Study suggests that a computer program may have some success in managing patients with dental needle fear

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Significant fear of dental injections has been reported in as many as one in four adults.   The aim of this study was to compare the efficacy of  Computer Assisted Relaxation
 Learning (CARL) with an informational pamphlet for reducing dental injection fear. CARL is a self-paced, computerized program based on systematic desensitization aimed at reducing fear of dental injections (Coldwell et al 1998, 2007)

Patients reporting fear and avoidance of dental injections were recruited through newspaper advertisements in the communities of 8 participating dental practices. Patients completed a baseline assessment using the following measures; Modified Dental Anxiety Scale (MDAS); Dental Fear Survey (DFS); The Needle Survey (NS). They were then randomised to either CARL or pamphlet intervention. On completion of either protocol, participants again completed the MDAS; DFS & NS measures and were offered the opportunity to receive an optional dental injection. Patients received a $10 gift voucher for completing the baseline evaluation and on completion of the protocol

  • 84 individuals (65.5% female) were randomized separately within each dental practice to either CARL (n=41) or pamphlet (n=43).
  • 68 participants completed the study (34 CARL, 34 pamphlet)
  • Participants completing CARL reported significantly greater reduction in self-reported general and injection-specific dental anxiety measures compared with control individuals (p < .001).
  • Twelve of 34 (35.3%) CARL participants received injections, while six of 34 (17.6%) pamphlet participants received injections.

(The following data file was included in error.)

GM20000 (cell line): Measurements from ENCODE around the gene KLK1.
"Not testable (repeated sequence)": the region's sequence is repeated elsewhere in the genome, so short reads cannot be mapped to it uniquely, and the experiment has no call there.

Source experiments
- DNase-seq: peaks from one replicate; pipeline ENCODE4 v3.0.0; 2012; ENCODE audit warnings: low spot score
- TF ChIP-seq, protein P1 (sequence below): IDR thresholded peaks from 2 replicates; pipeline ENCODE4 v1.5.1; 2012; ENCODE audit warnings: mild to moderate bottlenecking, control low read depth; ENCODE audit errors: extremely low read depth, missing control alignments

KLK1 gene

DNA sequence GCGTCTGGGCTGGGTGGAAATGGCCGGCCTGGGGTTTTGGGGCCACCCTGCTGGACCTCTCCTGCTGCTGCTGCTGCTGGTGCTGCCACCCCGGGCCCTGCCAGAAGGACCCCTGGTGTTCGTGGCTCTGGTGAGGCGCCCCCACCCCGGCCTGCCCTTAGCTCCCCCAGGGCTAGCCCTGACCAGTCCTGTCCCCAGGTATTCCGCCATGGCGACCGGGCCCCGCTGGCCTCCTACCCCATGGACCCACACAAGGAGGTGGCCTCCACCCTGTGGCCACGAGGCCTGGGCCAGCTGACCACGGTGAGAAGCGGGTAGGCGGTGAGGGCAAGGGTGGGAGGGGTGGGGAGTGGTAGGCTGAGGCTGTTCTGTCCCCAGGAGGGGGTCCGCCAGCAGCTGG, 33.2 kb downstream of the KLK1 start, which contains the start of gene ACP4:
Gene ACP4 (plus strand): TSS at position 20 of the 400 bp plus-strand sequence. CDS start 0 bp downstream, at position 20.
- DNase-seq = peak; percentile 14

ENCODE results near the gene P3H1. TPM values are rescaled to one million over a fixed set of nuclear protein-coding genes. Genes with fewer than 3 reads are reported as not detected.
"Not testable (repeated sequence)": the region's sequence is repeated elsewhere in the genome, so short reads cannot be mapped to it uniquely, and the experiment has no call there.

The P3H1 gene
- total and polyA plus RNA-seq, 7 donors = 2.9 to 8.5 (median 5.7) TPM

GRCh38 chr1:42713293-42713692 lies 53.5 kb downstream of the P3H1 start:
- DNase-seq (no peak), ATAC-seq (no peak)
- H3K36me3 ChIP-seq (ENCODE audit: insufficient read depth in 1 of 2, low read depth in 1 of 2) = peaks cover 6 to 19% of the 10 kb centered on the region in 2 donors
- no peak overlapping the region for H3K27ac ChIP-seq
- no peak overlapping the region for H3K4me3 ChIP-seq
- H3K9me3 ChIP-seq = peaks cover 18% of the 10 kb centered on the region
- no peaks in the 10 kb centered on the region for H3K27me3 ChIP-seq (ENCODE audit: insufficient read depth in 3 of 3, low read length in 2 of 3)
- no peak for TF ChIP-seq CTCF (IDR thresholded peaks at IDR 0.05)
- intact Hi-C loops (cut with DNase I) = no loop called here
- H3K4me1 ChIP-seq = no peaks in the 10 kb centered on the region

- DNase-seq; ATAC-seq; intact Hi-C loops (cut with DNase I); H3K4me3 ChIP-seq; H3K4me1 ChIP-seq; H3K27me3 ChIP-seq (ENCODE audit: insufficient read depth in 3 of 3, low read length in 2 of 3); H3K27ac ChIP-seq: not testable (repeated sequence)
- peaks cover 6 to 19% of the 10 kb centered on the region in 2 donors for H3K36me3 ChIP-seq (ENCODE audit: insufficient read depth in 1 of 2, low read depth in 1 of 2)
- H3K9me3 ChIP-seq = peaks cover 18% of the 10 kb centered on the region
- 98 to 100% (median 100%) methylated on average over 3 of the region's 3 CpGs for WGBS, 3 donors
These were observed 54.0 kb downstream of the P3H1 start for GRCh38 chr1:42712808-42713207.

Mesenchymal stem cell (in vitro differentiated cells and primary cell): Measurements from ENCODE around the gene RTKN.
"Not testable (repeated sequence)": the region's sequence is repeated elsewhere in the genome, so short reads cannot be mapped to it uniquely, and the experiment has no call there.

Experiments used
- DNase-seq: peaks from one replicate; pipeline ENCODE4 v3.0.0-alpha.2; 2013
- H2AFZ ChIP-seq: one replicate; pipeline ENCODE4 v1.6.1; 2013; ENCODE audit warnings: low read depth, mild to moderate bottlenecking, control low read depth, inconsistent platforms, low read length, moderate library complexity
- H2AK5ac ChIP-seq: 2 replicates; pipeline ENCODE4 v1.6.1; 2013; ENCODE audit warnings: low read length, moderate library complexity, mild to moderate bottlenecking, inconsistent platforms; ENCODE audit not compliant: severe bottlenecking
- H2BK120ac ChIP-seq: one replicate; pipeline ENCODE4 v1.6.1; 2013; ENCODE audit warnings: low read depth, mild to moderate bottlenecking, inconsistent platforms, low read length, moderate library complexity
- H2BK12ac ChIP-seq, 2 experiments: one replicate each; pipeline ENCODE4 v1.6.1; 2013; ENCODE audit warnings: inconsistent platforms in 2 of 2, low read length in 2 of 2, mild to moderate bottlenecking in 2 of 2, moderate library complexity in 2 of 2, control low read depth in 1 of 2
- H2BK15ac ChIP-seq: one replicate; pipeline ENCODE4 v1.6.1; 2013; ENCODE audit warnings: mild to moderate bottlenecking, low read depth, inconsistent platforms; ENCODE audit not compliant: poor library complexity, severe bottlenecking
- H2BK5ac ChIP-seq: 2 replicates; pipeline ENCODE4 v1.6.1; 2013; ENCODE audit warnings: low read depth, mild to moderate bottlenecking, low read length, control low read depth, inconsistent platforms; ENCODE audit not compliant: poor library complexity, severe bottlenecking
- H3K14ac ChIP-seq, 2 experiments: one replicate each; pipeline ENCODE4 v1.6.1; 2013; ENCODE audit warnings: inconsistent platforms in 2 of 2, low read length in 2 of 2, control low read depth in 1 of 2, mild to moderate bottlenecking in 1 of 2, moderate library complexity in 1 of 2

The authors concluded

CARL, a computerised therapeutic protocol, was successful in reducing self-reported dental fear related to dental injections compared with an informational standard of care. Since CARL does not require involvement by trained therapists or special training for dentists, it may increase access to this therapeutic approach to a wider proportion of the population, improving access to dental care and better oral health overall.

Comment

More details of the CARL program are provided in an appendix to the article. It takes place in a session of up to 45 minutes and includes 9 video segments an the opportunity to ask a dental staff member about issues reviewed in the CARL program.  In the discussion the authors highlight another online programme the FearFighterTM Panic and Phobia Treatment modality which has been endorsed by NICE (National Institute for Health and Care Excellence).

It is worth noting that only 21% patients originally randomised returned for the optional dental injection which as the authors indicate is a significant outcome of interest in this type of study.  It would be interesting to see the CARL program compared to another therapy rather than a pamphlet.

Links

Heaton LJ, Leroux BG, Ruff PA, Coldwell SE. Computerized Dental Injection Fear Treatment: A Randomized Clinical Trial. J Dent Res. 2013 May 20. [Epub ahead of print] PubMed PMID: 23690352.

Coldwell SE, Wilhelm FH, Milgrom P, Prall CW, Getz T, Spadafora A, Chiu IY, Leroux BG, Ramsay DS. Combining alprazolam with systematic desensitization therapy for dental injection phobia. J Anxiety Disord. 2007;21(7):871-87. Epub 2007 Jan 23. PubMed PMID: 17320345.

Coldwell SE, Getz T, Milgrom P, Prall CW, Spadafora A, Ramsay DS. CARL: a LabVIEW 3 computer program for conducting exposure therapy for the treatment of dental injection fear. Behav Res Ther. 1998 Apr;36(4):429-41. PubMed PMID: 9670603.

FearFighter for panic and anxiety

NICE :National Institute for Health and Care Excellence

 

 

 

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Derek Richards

Derek Richards is the Director of the Centre for Evidence-based Dentistry, Editor of the Evidence-based Dentistry Journal, Consultant in Dental Public Health with Forth Valley Health Board and Honorary Senior Lecturer at Dundee & Glasgow Dental Schools. He helped to establish both the Centre for Evidence-based Dentistry and the Evidence-based Dentistry Journal. He has been involved with teaching EBD and a wide range of evidence-based initiatives both nationally and internationally since 1994.

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